Sectoral Recovery

Sectoral and Digital Challenges

Canada has many Indigenous communities successfully producing tangible artistic and cultural products and services, requiring shipment of raw materials and/or finished products. Kinngait, for example, was established in the 1950s as such a community, and continues to produce large quantities of artistic work that is distributed worldwide.

Canada has many Indigenous communities successfully producing tangible artistic and cultural products and services, requiring shipment of raw materials and/or finished products. Kinngait, for example, was established in the 1950s as such a community, and continues to produce large quantities of artistic work that is distributed worldwide. The pandemic had significant impacts on supply chains and transportation sectors for material and tangible goods, making virtual creation and distribution of digital arts and culture products a viable alternative. The barriers and disconnection created by COVID-19 decimated opportunities for already disadvantaged and marginalized Northern, rural and remote artists to effectively participate in, advance and contribute to the arts economy. 

The importance of digital training for arts and cultural sectors, as well as job creation and participation in markets for digital products is widely recognized as essential for economic recovery in modern economies, as evidenced by several creative economy reports by the United Nations Creative Economy Program (UNCTAD 2008, 2010 and 2013). Key to the implementation of arts-oriented economic initiatives for rural and underserved regions is local access to and familiarity with information technology and digital media.

The voyage had begun, and had begun happily with a soft blue sky, and a calm sea.

The arts-oriented economic development initiative proposed here contributes to supporting the design and testing of a culturally-aligned and community-focused digital creative incubator facilitating development of new artistic and cultural training opportunities and jobs for remote and rural Indigenous artists and cultural connectors. Research supported by the University of Minnesota Duluth and ArcticNet, for example, indicates the implementation of any entrepreneurship incubator/accelerator requires careful study of the traditional and contemporary values that communities see in such programs.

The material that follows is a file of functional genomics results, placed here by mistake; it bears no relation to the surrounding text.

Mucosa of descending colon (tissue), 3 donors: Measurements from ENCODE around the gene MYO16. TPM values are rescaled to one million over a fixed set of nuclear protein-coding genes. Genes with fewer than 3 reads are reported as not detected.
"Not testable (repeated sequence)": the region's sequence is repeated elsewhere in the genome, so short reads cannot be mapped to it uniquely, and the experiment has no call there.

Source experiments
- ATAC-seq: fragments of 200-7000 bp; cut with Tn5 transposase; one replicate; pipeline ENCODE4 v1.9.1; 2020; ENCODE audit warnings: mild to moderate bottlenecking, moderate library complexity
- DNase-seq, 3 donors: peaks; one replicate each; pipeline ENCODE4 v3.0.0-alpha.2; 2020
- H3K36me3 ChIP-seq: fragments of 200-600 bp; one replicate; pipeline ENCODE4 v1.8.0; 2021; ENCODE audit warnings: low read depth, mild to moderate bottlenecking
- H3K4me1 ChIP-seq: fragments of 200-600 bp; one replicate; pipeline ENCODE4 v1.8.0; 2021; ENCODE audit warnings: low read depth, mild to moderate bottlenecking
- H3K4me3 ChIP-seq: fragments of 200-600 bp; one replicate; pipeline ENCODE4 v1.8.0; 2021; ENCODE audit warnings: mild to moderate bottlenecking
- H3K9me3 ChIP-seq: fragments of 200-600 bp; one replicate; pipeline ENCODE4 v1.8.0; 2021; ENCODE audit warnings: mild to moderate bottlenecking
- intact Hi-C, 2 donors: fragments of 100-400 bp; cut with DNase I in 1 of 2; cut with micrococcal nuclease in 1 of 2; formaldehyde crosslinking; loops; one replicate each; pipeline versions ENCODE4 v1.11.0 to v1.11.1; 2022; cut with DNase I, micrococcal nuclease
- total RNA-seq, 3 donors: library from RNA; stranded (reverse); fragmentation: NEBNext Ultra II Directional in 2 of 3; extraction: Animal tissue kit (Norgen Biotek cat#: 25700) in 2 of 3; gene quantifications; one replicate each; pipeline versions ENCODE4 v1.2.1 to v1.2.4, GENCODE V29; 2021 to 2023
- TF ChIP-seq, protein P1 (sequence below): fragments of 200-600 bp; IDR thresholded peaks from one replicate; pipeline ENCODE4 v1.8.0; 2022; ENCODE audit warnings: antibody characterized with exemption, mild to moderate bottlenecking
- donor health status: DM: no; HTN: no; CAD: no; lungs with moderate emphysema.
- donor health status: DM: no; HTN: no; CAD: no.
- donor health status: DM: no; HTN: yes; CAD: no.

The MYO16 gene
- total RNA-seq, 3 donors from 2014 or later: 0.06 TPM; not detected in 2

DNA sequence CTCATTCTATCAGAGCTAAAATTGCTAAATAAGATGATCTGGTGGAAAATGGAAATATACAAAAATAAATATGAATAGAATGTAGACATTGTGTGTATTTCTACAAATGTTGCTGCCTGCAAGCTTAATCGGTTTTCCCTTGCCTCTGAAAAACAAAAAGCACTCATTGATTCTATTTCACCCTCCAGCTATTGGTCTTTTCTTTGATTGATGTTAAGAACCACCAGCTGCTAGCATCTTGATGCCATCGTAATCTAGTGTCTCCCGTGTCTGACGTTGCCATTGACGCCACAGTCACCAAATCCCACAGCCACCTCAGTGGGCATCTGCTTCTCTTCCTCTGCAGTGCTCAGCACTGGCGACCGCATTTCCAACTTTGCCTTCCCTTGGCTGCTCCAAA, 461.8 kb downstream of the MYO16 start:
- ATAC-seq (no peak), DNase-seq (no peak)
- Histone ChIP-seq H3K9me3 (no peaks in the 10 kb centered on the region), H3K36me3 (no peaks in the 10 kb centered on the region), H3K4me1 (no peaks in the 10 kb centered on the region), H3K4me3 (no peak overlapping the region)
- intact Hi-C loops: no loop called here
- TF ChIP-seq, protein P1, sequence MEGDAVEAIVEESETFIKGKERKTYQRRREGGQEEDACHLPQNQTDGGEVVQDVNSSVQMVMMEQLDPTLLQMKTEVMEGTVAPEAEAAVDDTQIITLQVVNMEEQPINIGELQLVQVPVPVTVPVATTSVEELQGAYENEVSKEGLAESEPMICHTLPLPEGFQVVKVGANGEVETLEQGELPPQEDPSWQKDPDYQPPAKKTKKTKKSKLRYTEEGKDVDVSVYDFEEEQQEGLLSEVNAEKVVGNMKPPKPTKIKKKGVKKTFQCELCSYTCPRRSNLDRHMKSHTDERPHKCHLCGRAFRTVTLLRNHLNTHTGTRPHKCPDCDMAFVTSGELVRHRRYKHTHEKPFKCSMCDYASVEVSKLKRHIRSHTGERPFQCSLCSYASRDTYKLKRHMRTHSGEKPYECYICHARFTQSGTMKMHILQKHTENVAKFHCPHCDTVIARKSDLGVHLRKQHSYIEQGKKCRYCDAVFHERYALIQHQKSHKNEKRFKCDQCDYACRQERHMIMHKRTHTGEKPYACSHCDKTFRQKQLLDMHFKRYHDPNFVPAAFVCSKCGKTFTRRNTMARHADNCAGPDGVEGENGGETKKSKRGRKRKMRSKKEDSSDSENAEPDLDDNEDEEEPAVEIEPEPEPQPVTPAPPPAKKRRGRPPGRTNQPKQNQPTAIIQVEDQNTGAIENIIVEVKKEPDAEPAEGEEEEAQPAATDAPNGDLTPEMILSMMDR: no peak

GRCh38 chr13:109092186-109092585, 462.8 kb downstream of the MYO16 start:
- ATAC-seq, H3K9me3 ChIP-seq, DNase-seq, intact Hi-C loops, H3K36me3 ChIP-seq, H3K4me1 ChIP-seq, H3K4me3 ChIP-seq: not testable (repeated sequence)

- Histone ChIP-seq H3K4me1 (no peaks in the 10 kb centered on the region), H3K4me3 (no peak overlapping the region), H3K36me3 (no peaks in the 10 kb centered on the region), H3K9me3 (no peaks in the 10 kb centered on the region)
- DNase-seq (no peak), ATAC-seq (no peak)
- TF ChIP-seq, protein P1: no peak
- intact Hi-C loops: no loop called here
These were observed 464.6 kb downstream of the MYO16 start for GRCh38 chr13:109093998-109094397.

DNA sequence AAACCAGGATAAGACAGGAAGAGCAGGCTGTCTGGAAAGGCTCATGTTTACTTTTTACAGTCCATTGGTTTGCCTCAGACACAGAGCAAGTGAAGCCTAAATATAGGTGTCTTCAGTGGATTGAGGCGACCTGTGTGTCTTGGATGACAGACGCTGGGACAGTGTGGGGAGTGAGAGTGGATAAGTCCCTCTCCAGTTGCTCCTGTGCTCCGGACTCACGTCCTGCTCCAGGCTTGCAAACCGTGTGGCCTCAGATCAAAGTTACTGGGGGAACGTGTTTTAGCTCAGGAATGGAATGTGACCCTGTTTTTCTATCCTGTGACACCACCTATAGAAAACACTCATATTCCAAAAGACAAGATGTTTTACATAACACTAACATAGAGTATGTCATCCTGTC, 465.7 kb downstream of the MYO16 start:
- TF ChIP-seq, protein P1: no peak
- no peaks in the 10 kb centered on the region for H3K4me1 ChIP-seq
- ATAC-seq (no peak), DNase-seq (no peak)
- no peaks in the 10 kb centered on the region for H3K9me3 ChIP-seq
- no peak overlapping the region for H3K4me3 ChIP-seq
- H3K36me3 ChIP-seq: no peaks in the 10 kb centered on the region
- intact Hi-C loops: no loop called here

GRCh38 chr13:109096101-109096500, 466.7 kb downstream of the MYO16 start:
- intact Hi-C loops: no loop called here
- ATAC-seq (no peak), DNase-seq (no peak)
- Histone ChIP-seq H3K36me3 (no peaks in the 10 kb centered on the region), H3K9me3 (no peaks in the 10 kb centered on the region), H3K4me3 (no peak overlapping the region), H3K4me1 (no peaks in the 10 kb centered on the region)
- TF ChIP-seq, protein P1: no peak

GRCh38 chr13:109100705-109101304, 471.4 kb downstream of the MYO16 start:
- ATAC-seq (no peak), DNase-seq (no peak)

This project aims to create meaningful training, work and professional development opportunities for northern, remote and rural Indigenous artists through advanced mentorship and arts-oriented, digital economic development.

Specific anticipated benefits include:

  • Indigenous Consultation and Co-Creation of Digital Entrepreneurship Curriculum. 
  • A collaborative team of Indigenous youth, elders and experts will work with scholars, community organizers and non-profit organizations to identify and assess the challenges and barriers that currently exist with participation in the arts economy. 
  • A collaborative team of Indigenous youth, elders and experts will work with scholars, community organizers and non-profit organizations to deliver/teach the curriculum in Winnipeg, MB, with indigenous youth in attendance. 
  • The curriculum developed for this project will be accessible to indigenous communities across Canada, and will be freely usable under a Creative Commons license. 

Improved mental health and confidence in artistic expression through increased social connections. Participating artists will create: 

  • new opportunities to engage, collaborate and grow within the local and regional arts communities; 
  • better employability for themselves through targeted skills training; 
  • increased visitors to their community; 
  • increased sales of their youth and community-facilitated art.